Believing that Officer Williams had violated numerous provisions in this policy, Carl brought this action against Officer Williams, Chief Scafe, and the City of Overland Park, Kansas, seeking damages under state law for the wrongful death of her son. 1 See K.S.A. Secs. 60-1901 et seq. (Kansas Wrongful Death Statute); Secs. 75-6101 et seq. (Kansas Tort Claims Act). The district court granted summary judgment to the Defendants, and it is from that final order that Carl now appeals.


We review the grant of summary judgment de novo, applying the same legal standard as the district court under Fed.R.Civ.P. 56(c). Universal Money Ctrs., Inc. v. AT & T, 22 F.3d 1527, 1529 (10th Cir.), cert. denied, --- U.S. ----, 115 S.Ct. 655, 130 L.Ed.2d 558 (1994). Summary judgment is appropriate if, viewing the record in the light most favorable to Carl, the nonmoving party, there is no genuine issue of material fact and Defendants are entitled to judgment as a matter of law. See id. at 1529.

Because this is a diversity action, we apply Kansas choice of law rules. See Robert A. Wachsler, Inc. v. Florafax Int'l Inc., 778 F.2d 547, 549 (10th Cir.1985). Because the events at issue occurred within the Kansas border, Kansas choice of law rules dictate the use of Kansas substantive law. See Ling v. Jan's Liquors, 237 Kan. 629, 703 P.2d 731, 735 (1985).

Kansas law provides a wrongful death cause of action for damages. K.S.A. Secs. 60-1901 et seq. When the wrongful death is caused by a government employee acting within the scope of employment, the Kansas Tort Claims Act extends liability to the employing governmental entity. See K.S.A. Sec. 75-6103(a). To prove a wrongful death claim, Carl must demonstrate the standard elements of a tort cause of action: (1) that Defendants owed Nelson a legal duty; (2) that Defendants breached that duty; (3) damages; and (4) that the breach was the actual and proximate cause of Nelson's death. See Hammig v. Ford, 246 Kan. 70, 785 P.2d 977, 980 (Kan.1990). Defendants may affirmatively defend against this claim by demonstrating entitlement to immunity under an exception to the Kansas Tort Claims Act. See Allen v. Board of Comm'rs of the County of Wyandotte, 773 F.Supp. 1442, 1454 (D.Kan.1991).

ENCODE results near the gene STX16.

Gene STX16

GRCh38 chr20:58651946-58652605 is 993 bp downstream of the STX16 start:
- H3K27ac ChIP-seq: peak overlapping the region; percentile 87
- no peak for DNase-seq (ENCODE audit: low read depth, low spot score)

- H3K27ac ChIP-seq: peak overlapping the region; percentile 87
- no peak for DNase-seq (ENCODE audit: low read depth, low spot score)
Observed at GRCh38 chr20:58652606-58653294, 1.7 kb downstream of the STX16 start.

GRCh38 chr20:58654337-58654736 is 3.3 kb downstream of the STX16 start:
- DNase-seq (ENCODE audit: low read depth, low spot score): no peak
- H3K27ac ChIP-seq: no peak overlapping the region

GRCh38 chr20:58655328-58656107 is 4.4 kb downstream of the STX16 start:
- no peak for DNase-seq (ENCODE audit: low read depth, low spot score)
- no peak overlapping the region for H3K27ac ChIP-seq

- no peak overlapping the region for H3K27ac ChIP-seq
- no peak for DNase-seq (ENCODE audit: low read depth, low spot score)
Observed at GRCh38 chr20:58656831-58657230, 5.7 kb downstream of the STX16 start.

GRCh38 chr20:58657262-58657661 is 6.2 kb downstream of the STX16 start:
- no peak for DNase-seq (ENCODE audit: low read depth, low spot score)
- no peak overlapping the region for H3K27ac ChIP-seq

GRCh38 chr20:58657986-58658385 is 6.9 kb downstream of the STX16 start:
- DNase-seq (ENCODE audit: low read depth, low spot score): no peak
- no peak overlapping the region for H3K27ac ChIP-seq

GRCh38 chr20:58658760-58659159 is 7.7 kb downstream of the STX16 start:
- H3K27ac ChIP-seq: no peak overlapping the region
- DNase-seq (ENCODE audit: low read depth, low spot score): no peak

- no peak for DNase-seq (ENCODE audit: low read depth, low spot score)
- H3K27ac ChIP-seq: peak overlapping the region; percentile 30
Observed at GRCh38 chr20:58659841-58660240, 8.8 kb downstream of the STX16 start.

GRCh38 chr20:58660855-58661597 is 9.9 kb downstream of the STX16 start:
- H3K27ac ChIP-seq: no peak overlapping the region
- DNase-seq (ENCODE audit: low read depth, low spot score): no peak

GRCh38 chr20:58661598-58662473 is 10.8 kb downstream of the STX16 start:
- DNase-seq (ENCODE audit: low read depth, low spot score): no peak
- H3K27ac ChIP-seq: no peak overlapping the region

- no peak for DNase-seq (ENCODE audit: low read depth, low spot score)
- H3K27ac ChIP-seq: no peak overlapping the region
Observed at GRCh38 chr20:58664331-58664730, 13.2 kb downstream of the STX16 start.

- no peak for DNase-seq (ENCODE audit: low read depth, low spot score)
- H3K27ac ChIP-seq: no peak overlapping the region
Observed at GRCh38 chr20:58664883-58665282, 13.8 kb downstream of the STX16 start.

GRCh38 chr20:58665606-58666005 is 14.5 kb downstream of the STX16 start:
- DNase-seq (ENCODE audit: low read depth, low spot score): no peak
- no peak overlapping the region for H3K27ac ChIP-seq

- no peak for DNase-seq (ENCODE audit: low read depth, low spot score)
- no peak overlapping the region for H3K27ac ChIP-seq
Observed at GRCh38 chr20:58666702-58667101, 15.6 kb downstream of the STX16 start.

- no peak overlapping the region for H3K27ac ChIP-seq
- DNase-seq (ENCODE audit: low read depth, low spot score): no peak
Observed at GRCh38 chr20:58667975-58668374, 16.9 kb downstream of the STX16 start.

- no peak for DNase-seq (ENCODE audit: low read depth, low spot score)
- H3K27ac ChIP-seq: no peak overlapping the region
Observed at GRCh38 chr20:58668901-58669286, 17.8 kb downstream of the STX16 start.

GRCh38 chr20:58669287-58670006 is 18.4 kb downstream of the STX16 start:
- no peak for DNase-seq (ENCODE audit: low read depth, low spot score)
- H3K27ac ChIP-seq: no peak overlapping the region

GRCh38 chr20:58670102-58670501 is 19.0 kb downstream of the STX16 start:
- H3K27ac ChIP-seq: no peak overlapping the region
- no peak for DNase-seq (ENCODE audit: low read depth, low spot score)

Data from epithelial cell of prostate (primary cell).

Relying on these legal standards, Defendants moved for summary judgment on alternative grounds. First, they argued that Carl

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could not prevail on the merits of her claim because she had failed to show the essential elements of breach of duty or proximate cause as a matter of law. Second, Defendants argued that they could not be held liable in any event, because they were immune from suit under the discretionary function exception to the Kansas Tort Claims Act. K.S.A. Sec. 75-6104(e).

The district court did not rule on Defendants' immunity defense, but focused instead on the elements of Carl's claim. The court first held that Carl had failed as a matter of law to show that initiating or continuing pursuit constituted a breach of any legal duty owed to Nelson. In so holding, the court relied in part on certain driving privileges bestowed on emergency vehicle operators under K.S.A. Sec. 8-1506. Alternatively, the court held that any alleged breach of duty could not be considered the proximate cause of Nelson's collision, because Nelson's "voluntary decision to elude and evade a police officer and to travel at a speed greatly in excess of the posted limit" was the legal cause of Nelson's own death.

In this appeal, Carl argues that the district court failed to consider the impact of SOP 100-13. Carl contends that the standards contained in certain portions of SOP 100-13 imposed on Defendants a duty of care to Nelson once pursuit had been initiated, and that violations of the policy should therefore have been considered in the court's breach of duty analysis. Carl concludes that Nelson's conduct was arguably foreseeable when the alleged violations took place, and, therefore, a reasonable jury could have deemed Defendants' acts to be the legal cause of Nelson's death, rather than treating Nelson's conduct as an intervening cause. In response, Defendants challenge Carl's analysis and reassert their entitlement to immunity under the discretionary function exception, K.S.A. Sec. 75-6104(e).

Because we may affirm on any ground supported by the record, see Medina v. City & County of Denver, 960 F.2d 1493, 1495 n. 1 (10th Cir.1992), we have given careful consideration to three possible bases upon which the...